Frequently Asked Questions About Galvanized Rebar
What is the rationale for using galvanized reinforcement in concrete construction?
Galvanized steel reinforcement and other fittings including bolts, ties, anchors, dowel bars and piping, have been extensively used in a wide range of reinforced concrete structures and elements in many different exposure conditions. The rationale for this is simply that the zinc coating provides a safeguard against early or unexpected corrosion of the reinforcement. Should such damage occur, deterioration of the concrete mass will result and the structural integrity of the element may be compromised. The consequences of this are that repair and remediation of the structure, often at great expense, may be necessary not only to maintain the ongoing functional requirements but also to ensure that the design service life of the structure is achieved.
Repairs to reinforced concrete, should they be required, represent an ever-increasing economic burden on governments and other agencies and which redirects already scarce resources, both financial and material. Galvanizing, as a primary means of corrosion protection of steel, can significantly reduce the need and urgency for these repairs to reinforced concrete construction.
What are the important differences between galvanizing and other coatings for reinforcing steel?
As a barrier, the galvanized coating on reinforcement isolates the steel from the cement matrix and corrosion of the underlying steel will only commence once the coating has been completely corroded away. Because of the rate of corrosion of zinc in concrete is usually extremely slow, the loss of the coating in this way is a very long-term process and so corrosion of the steel is significantly delayed.
However, even if the coating has dissolved or been mechanically damaged such that the underlying steel is exposed, the remaining zinc on the adjacent surface becomes anodic and provides sacrificial cathodic protection to the bare steel. As such, the corrosion of the exposed steel is further delayed. The extent of coverage afforded by this reaction depends on many factors but primarily the conductivity of the surrounding environment, i.e. concrete in this case. Experimental data has shown that in sand-cement mortars with a w/c ratio of about 0.4, exposed steel to a distance of about 8 mm is protected by the presence of the zinc.
How long have galvanized steels been used in concrete?
Since this time, and especially over about the last 25-30 years, there has been a steady world-wide use of galvanized reinforcement in a wide variety of types of concrete construction and exposure conditions. Acceptance of the use of galvanized reinforcement is also reflected in the number of national and international standards for the use of zinc coated (i.e. galvanized) reinforcement published in recent years, and the existence of many Codes and Specifications relating to galvanized reinforcement published by Federal and State bodies, especially in North America.
In designing of reinforced concrete are there different requirements when galvanized bar is to be used?
Can galvanized and black steel reinforcement be used together in concrete?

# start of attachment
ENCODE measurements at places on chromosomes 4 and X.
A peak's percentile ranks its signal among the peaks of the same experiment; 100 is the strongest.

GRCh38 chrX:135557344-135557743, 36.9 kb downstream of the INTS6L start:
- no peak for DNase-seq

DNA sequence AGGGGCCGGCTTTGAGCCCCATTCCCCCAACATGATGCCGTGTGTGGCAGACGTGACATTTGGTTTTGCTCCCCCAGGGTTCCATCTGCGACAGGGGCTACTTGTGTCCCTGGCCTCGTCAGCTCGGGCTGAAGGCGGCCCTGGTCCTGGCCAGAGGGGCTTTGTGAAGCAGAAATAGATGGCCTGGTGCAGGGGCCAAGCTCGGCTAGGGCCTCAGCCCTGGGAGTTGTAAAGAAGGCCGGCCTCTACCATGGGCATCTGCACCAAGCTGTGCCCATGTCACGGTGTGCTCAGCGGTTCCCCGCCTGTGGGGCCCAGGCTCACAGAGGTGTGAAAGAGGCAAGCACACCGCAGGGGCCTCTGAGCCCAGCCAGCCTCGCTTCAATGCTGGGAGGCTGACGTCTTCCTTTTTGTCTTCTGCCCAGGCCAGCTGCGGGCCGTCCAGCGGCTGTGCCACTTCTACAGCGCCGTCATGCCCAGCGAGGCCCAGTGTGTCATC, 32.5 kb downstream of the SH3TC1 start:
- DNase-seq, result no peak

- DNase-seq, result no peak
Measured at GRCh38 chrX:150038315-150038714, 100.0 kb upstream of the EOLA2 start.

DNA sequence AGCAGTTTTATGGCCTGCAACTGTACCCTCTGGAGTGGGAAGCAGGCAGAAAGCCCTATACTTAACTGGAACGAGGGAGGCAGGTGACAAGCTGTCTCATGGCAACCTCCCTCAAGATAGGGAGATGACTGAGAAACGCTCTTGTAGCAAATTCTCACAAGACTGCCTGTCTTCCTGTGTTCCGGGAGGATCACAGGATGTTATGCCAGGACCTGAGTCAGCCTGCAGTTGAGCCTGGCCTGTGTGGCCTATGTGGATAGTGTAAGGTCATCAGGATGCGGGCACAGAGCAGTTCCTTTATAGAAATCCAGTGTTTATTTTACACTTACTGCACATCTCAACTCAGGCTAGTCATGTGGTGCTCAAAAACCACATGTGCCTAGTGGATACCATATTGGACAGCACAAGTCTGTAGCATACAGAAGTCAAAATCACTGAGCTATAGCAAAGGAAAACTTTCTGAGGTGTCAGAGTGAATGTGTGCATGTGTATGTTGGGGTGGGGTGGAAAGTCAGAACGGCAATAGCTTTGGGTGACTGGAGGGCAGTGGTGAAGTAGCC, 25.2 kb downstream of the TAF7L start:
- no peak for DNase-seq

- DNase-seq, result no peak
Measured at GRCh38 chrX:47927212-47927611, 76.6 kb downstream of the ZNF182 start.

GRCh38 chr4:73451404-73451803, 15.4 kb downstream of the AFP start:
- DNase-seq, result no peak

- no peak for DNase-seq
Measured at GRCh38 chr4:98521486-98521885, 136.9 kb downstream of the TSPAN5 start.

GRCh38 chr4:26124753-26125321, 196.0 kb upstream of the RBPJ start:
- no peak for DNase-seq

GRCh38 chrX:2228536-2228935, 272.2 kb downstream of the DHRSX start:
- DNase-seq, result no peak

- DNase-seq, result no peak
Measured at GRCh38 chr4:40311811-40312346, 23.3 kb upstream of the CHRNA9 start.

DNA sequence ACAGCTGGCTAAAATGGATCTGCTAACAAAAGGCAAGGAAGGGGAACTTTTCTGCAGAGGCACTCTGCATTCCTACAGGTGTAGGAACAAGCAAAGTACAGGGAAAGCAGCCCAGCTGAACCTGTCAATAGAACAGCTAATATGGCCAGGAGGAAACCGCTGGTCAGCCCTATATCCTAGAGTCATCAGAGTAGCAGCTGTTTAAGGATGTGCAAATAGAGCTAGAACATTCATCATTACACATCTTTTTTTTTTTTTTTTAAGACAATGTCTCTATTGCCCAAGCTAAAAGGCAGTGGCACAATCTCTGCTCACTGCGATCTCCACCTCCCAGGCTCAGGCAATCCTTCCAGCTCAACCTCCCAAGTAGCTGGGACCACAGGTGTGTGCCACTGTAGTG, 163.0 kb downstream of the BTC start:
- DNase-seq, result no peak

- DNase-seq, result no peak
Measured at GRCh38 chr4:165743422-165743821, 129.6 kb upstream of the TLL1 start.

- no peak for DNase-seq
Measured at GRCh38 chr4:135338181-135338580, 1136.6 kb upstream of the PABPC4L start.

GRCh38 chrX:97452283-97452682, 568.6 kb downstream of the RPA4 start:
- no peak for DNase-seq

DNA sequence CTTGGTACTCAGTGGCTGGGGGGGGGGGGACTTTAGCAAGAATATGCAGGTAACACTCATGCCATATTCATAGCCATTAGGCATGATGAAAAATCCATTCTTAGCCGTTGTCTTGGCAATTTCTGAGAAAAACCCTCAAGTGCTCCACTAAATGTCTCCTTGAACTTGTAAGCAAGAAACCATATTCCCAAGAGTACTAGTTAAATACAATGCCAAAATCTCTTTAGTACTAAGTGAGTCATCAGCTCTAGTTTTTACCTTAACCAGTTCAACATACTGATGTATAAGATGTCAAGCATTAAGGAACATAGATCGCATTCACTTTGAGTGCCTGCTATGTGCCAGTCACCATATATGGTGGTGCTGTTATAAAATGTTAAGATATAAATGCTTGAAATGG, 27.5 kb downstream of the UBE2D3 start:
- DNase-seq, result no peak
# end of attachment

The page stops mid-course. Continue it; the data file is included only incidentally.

If corrosion of the black steel were to initiate at the connection, the zinc on the adjacent bar will simply act to cathodically protect the black steel. Clearly, the protection afforded by the dissolution of the zinc will cause the zinc to slowly dissolve and this is, of course, not the preferred outcome. To an extent this could be seen as wasting the benefit obtained by using galvanized steel in the first instance. So, to be safe, minimize the connections between galvanized steel and black steel as far as possible but if this is necessary then keep the point of connection deeply embedded in sound concrete where the risk of corrosion of the steel is minimal.
What is the cost of galvanizing?
As a general guide, the cost of hot dip galvanizing typically adds 20-35 cents per pound to the cost of the black reinforcement, however this figure does vary somewhat around the world and even in different parts of a country. Many factors influence the cost of galvanizing including the variable cost of zinc, the type, size and complexity of the items being galvanized, the current cost of labor, chemicals and power, and even transport costs. Advice on this can of be obtained from your local galvanizer or galvanizing association.
When specifying galvanizing, why is it necessary to specify hot dip galvanizing?
Hot dip galvanizing is the most common method of galvanizing and is that which should always be specified for the coating of structural steels including reinforcing bar. The coating produced by hot dipping, which is metallurgically bonded to the steel and generally more than 100 μm thick, is strongly adhered to the base steel and is quite tough and damage resistant.
It is important to remember that the term galvanizing is often used to broadly mean the coating of steel with zinc. When used in isolation, it does not specifically identify the method of coating and so may be taken to allow coating by any of the available methods. This is the reason why it is important to be precise when specifying galvanizing in order that the requisite coating thickness and coating morphology will be obtained. Thus, for reinforcing steel as with most structural steel sections, hot dip galvanizing should always be specified.